The first issue I had with them was that this situation was a crisis for us, yet they didn’t know or seem to care. After nine hours without service we had to ring them and wait in a queue for 20 minutes to talk to a CSR. When I explained patiently what the problem was, the CSR replied he simply didn’t know what was wrong. At this point I explained that I needed the broadband service back up and running for my business. Rather than see this as an urgent requirement to get the problem fixed (and maybe even upsell me to a higher level of SLA), he proceeded to tell me – a brand new customer who had not spoken to the company before – that I was in the wrong. I had broken their terms and conditions, he said, by having a consumer account rather than a business account and working from home. I pointed out that I had spoken to one of their salespeople, had explained my needs (including enquiring about their home worker plans) and she had suggested the plan we were now on, with an option to upgrade if necessary later on.
As a customer what irritated me the most was how Plusnet believed that the way to start a relationship with a customer and build value for themselves was to offend a customer in a crisis. Rather than an accusation, a suggestion to move to a more suitable package once they had actually provided a service would have been welcome, and a more effective way of building a relationship.
At this point we were told that we had to wait – in total we suffered seven days without broadband, a horrendous experience for an always-connected family. The only bright spot was that Three UK had kindly sent us a MiFi – a wireless broadband router – to evaluate for a story I intended to write on mobile broadband. Taking the opportunity to try it in earnest I can honestly say we were all impressed. Apart from some signal variance within the building, the speed the MiFi provided actually seemed faster than that we had received from Sky. The only real negative thing I have to say about MiFi is that the pricing plans are limited and none of them was appealing to me. Unless I had been in crisis I would have been loath to cut the cord; having tried it in earnest I honestly believe it is a viable alternative to fixed broadband for some customers and, importantly, something all homeworkers and SMEs should have in their bottom drawer.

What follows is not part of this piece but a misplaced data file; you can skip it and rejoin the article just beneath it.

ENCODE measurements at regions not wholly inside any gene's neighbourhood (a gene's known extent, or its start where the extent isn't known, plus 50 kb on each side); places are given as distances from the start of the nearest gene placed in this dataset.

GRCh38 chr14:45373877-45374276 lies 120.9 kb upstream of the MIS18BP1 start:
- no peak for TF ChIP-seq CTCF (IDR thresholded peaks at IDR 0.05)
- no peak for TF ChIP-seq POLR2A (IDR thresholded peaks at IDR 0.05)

Learning points for CSPs
I believe that moving broadband provider should never, ever be as unpleasant as I experienced. When I move mobile provider, it is not. In fact, my experience of moving away from T-Mobile was so pleasant that I have continued to think fondly of them and would seriously consider reconnecting at a future date. In contrast, I will never, ever use Sky broadband again, and will move from Plusnet as soon as the contract period is up.
- Learning point number 1: how you deal with customers at the end of their lifecycle is critical for your brand, and for any hope of a future relationship with the departing customer. Just because they choose to move to another CSP now, does not mean they would not spend money with you in future – unless of course you muck up this opportunity by the way you handle them at this critical last touchpoint.
- Learning point number 2: CSPs should never ever blame a customer for being on the wrong package. If they are on the “wrong” package or tariff then why is this? How much revenue are you making out of them? Are they profitable? If they’d actually be better off on a different package then you should be upselling them, not blaming them. This is all basic sales 101, but something we’re still getting wrong too often if the experience of me, my friends, relatives and business network is anything to go by.
- Learning point number 3: there are few useful SME and home-working tariffs available in the UK, and I suspect in many other markets. I was accused of using a lighter weight consumer tariff when I should be on a business tariff. However, to me as a customer these distinctions were not meaningful. In terms of actual usage I am a pretty average consumer. I would argue that many consumers use far more data than I do even if you combine my business usage and my home usage. This is simply because I use little video or other high-bandwidth services. It is no good arbitrarily dividing customers according to some internally-defined categorisation, if the offers you have for them don’t meet their actual needs.
- Learning point number 4: an apology and some small form of compensation would have meant a lot to me – neither were forthcoming.
Learning points for customers
Broadband is now such an important part of our lives that you seriously need to consider what would happen if you were without it. I would heartily recommend you investigate mobile solutions like MiFi, at the very least as a back up. But, more importantly, you need to develop a contingency plan, because broadband can and does go down.